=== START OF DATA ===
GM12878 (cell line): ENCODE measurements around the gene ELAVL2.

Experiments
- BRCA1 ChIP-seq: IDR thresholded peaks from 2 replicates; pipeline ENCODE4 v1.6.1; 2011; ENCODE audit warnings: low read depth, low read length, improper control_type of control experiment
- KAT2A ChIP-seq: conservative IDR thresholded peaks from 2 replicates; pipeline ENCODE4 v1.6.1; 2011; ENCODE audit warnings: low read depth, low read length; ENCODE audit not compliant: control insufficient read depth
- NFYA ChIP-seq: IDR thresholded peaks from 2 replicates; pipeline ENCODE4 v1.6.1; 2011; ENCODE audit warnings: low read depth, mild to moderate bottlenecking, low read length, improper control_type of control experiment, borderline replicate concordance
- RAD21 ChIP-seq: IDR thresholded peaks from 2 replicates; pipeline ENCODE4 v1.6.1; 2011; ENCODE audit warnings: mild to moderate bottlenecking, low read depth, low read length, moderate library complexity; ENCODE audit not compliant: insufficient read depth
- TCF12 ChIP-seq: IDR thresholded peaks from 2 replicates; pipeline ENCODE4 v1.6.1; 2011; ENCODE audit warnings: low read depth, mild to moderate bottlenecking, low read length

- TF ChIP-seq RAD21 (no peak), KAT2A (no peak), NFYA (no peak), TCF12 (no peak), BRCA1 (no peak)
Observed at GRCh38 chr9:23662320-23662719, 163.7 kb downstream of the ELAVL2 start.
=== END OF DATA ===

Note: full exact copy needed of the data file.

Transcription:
GM12878 (cell line): ENCODE measurements around the gene ELAVL2.

Experiments
- BRCA1 ChIP-seq: IDR thresholded peaks from 2 replicates; pipeline ENCODE4 v1.6.1; 2011; ENCODE audit warnings: low read depth, low read length, improper control_type of control experiment
- KAT2A ChIP-seq: conservative IDR thresholded peaks from 2 replicates; pipeline ENCODE4 v1.6.1; 2011; ENCODE audit warnings: low read depth, low read length; ENCODE audit not compliant: control insufficient read depth
- NFYA ChIP-seq: IDR thresholded peaks from 2 replicates; pipeline ENCODE4 v1.6.1; 2011; ENCODE audit warnings: low read depth, mild to moderate bottlenecking, low read length, improper control_type of control experiment, borderline replicate concordance
- RAD21 ChIP-seq: IDR thresholded peaks from 2 replicates; pipeline ENCODE4 v1.6.1; 2011; ENCODE audit warnings: mild to moderate bottlenecking, low read depth, low read length, moderate library complexity; ENCODE audit not compliant: insufficient read depth
- TCF12 ChIP-seq: IDR thresholded peaks from 2 replicates; pipeline ENCODE4 v1.6.1; 2011; ENCODE audit warnings: low read depth, mild to moderate bottlenecking, low read length

- TF ChIP-seq RAD21 (no peak), KAT2A (no peak), NFYA (no peak), TCF12 (no peak), BRCA1 (no peak)
Observed at GRCh38 chr9:23662320-23662719, 163.7 kb downstream of the ELAVL2 start.